Published by Razorbill on April 19th, 2016
Genres: Young Adult, Contemporary, Romance
Meet Scarlett Epstein, BNF (Big Name Fan) in her online community of fanfiction writers, world-class nobody at Melville High. Her best (read: only) IRL friends are Avery, a painfully shy and annoyingly attractive bookworm, and Ruth, her weed-smoking, possibly insane seventy-three-year-old neighbor.
When Scarlett’s beloved TV show is canceled and her longtime crush, Gideon, is sucked out of her orbit and into the dark and distant world of Populars, Scarlett turns to the fanfic message boards for comfort. This time, though, her subjects aren’t the swoon-worthy stars of her fave series—they’re the real-life kids from her high school. And if they ever find out what Scarlett truly thinks about them, she’ll be thrust into a situation far more dramatic than anything she’s ever seen on TV…
Hand me a premise involving fandom and fanfiction, and I’m on the hook, man. It’s no exaggeration that that premise made Scarlett Epstein Hates It Here my most anticipated debut of the year. But, sadly, this book wasn’t quite like I expected.
Scarlett is an introverted, fandom-loving loner. She doesn’t have a lot of real life friends, and instead found an online community around her favorite TV show called Lycanthrope High, which, as you may have guessed, involves werewolves. She’s one of the fandom’s biggest fanfic writers, but then… the show is canceled. Scarlett struggles with how to move on after the heartbreak of losing her show and gets entangled in some IRL drama at the same time.
Here’s the thing: Scarlett is not exactly likeable. That’s not a dealbreaker for me, because I like complex characters. But I know that it’s going to make this book quite polarizing. Scarlett is highly judgmental, slightly arrogant, and completely oblivious to these traits. She cuts herself off from the people around her – to the extent that she has two friends, one of whom is a 70-year-old neighbor. She kind of looks down her nose at everyone else, but doesn’t realize she’s doing it.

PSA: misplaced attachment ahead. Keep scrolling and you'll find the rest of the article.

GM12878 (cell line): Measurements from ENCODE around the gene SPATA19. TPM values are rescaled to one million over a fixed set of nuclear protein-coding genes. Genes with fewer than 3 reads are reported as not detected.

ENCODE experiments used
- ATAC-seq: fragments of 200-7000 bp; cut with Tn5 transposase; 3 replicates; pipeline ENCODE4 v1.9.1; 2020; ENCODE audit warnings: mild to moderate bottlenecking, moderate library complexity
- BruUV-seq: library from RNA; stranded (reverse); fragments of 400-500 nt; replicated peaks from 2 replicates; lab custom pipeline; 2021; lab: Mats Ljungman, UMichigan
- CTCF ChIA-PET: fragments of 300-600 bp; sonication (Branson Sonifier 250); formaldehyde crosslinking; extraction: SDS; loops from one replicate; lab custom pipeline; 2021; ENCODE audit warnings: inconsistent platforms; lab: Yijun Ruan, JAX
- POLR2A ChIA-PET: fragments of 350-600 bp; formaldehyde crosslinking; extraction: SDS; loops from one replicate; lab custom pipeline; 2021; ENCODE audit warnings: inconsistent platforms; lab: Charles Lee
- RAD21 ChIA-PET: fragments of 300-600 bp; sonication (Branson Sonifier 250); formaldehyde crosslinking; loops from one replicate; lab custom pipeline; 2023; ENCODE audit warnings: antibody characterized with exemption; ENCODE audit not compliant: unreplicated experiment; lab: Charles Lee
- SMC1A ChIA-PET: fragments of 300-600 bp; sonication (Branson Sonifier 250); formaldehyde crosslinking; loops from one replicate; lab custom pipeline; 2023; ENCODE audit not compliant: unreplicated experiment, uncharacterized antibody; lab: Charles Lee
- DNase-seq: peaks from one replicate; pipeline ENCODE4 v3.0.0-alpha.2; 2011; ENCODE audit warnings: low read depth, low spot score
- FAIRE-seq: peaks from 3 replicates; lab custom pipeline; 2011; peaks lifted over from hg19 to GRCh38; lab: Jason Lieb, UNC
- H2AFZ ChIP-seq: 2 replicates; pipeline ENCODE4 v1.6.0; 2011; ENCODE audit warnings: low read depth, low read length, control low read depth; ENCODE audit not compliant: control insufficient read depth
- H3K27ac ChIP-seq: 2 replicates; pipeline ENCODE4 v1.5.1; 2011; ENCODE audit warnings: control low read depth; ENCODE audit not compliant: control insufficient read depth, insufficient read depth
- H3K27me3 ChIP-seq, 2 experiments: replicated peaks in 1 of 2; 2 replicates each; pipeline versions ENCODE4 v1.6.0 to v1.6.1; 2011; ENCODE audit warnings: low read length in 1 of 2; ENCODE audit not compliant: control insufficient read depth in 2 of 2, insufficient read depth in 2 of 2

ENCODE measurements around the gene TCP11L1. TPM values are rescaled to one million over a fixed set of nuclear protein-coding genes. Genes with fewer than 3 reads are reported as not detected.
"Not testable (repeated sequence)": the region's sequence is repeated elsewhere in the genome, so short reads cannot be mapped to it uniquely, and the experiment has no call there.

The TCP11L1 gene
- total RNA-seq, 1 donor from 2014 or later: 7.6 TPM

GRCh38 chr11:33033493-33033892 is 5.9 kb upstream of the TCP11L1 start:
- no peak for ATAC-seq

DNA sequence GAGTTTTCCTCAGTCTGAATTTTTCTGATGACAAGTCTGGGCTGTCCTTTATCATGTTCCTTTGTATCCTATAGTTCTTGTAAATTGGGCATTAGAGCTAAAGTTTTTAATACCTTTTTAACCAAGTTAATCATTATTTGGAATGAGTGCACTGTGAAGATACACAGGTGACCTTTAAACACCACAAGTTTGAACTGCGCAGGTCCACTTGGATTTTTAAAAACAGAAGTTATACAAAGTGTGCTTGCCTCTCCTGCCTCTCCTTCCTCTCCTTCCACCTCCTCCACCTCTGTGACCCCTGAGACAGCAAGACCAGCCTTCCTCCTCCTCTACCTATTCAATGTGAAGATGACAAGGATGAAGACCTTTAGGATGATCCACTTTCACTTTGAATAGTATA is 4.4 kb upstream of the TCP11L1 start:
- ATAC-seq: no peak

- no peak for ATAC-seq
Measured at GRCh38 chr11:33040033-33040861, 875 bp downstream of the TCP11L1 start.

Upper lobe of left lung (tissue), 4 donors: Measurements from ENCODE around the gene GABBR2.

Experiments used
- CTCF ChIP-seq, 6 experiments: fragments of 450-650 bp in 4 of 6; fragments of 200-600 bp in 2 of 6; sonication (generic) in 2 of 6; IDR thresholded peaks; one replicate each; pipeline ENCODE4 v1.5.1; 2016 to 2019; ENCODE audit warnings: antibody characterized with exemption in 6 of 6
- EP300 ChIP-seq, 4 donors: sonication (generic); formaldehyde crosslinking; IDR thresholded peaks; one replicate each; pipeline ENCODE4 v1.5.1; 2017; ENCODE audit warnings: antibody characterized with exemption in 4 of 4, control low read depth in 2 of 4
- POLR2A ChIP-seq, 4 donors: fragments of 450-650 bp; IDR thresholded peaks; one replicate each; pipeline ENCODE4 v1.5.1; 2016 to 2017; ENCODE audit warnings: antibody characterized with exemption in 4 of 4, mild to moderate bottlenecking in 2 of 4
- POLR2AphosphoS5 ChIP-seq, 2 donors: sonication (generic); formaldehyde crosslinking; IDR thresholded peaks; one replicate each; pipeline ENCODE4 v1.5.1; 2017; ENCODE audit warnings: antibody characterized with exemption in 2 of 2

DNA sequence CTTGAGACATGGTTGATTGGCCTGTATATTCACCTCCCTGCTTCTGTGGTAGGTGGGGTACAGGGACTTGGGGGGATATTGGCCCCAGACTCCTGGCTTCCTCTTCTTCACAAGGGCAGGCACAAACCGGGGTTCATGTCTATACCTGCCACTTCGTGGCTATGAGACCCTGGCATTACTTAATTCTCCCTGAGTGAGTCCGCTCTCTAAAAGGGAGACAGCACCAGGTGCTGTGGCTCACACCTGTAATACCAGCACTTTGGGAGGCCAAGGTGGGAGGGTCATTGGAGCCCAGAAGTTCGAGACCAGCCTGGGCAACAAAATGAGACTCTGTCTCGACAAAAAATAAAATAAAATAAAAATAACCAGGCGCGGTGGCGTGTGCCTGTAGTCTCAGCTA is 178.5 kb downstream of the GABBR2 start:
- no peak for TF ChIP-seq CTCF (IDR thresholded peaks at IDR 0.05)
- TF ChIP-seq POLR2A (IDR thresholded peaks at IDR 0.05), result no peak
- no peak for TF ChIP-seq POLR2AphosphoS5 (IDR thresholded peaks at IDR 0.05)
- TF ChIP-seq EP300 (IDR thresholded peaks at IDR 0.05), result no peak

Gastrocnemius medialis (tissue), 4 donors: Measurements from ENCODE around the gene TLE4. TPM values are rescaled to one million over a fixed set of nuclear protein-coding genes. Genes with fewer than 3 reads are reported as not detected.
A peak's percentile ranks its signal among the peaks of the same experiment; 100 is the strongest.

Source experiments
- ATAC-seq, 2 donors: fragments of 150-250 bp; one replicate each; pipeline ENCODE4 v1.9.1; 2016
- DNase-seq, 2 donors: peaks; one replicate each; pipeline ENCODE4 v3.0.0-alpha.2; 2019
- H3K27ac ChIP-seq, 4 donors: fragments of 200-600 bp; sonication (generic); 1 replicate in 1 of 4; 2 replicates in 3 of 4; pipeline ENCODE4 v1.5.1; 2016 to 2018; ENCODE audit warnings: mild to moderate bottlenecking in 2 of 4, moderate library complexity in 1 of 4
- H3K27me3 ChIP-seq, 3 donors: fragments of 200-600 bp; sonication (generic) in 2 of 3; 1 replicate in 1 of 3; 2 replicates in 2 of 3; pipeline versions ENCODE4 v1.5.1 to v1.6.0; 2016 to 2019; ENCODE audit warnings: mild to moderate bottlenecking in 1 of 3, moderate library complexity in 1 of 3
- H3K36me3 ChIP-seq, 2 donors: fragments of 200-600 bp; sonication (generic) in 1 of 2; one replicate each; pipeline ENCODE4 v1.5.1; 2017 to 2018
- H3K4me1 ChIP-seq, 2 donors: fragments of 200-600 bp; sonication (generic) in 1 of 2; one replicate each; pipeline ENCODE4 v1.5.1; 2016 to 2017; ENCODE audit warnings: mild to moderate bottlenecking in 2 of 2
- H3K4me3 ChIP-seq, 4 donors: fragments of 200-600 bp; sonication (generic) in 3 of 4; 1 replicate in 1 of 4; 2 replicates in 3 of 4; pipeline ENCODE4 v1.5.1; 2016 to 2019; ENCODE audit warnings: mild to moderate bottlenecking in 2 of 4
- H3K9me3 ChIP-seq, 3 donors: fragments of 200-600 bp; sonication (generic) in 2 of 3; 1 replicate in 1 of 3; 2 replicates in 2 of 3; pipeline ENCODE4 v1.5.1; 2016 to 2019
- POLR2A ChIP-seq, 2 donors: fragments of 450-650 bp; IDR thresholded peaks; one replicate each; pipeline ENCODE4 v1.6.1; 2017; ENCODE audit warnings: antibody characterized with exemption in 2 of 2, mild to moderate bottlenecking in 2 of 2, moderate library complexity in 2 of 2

Now, that is part of her character arc, but her behavior is pretty constant throughout the book. The reason I could tolerate it is because I could relate. I wasn’t too different in high school, and the whole idea of cutting yourself off from people without realizing it, thus creating a vicious cycle in which you’re always excluded? Yeah, I got that. I still can’t say that I like Scarlett too much, but I understood why she behaved the way she did. And she did grow out of it a bit by the end.
The other thing that makes her so hard to like is that for a fanfic writer, Scarlett sure doesn’t know much about fanfics. She and her fellow fandom writers come up with the idea to write a spin-off set in the same universe after the show ends. Scarlett starts right off by writing herself into the story – even using her own name – and she has to be alerted to the fact that she is writing a Mary Sue. She takes all the drama from her real life and with thinly veiled analogies puts it all into the story. She doesn’t change the names, because that would just be… smart. And I’m sure you can’t guess where this is going.
The drama mostly revolves around a boy, Gideon. They used to be friends, and Scarlett had a crush on him for a long time, but now they haven’t spoken in a good couple of years. Scarlett seems to forget this fact because suddenly she’s 100% fixated on him, and she’s excruciatingly jealous when he gets involved with one of the popular girls and gets drawn into the popular circle. Scarlett feels betrayed in ways she has no rights to. So, no, I didn’t ship it, and I was not really cheering for them.
The girl who ends up being her rival in love is her best friend’s sister, who first seems like your typical, cliché mean girl, but then ends up being so vulnerable and hurt and weak and aww, we should all pity her. This was maybe the most exhausting part of the whole book. Scarlett puts up with Jen the whole time because of Avery. Avery sees Jen’s abuse happen but never says anything against it. Scarlett pushes back sometimes, which seems reasonable, but by the end, Jen makes her out to be the enemy because Avery and their parents like Scarlet better than her. Like… I’m rolling my eyes so hard, you could not even believe.
BUT IT’S NOT ALL BAD. I mean, this voice is polarizing, but though I winced at the things Scarlett did, I understood her more or less and was drawn in by her story. I liked the glimpses of fandom – though not so much Scarlett’s fanfic, but the community surrounding it all. Scarlett has some great online friends, and I like that the book showed they can be as comforting as IRL friends – if not more so. There’s also a great side story about her dad’s white male author privilege in the disgusting book he writes, which is kind of only halfway done so as not to detract from Scarlett’s story, but definitely had me nodding smugly. So there was enough to keep me entertained, but not enough to get me cheering.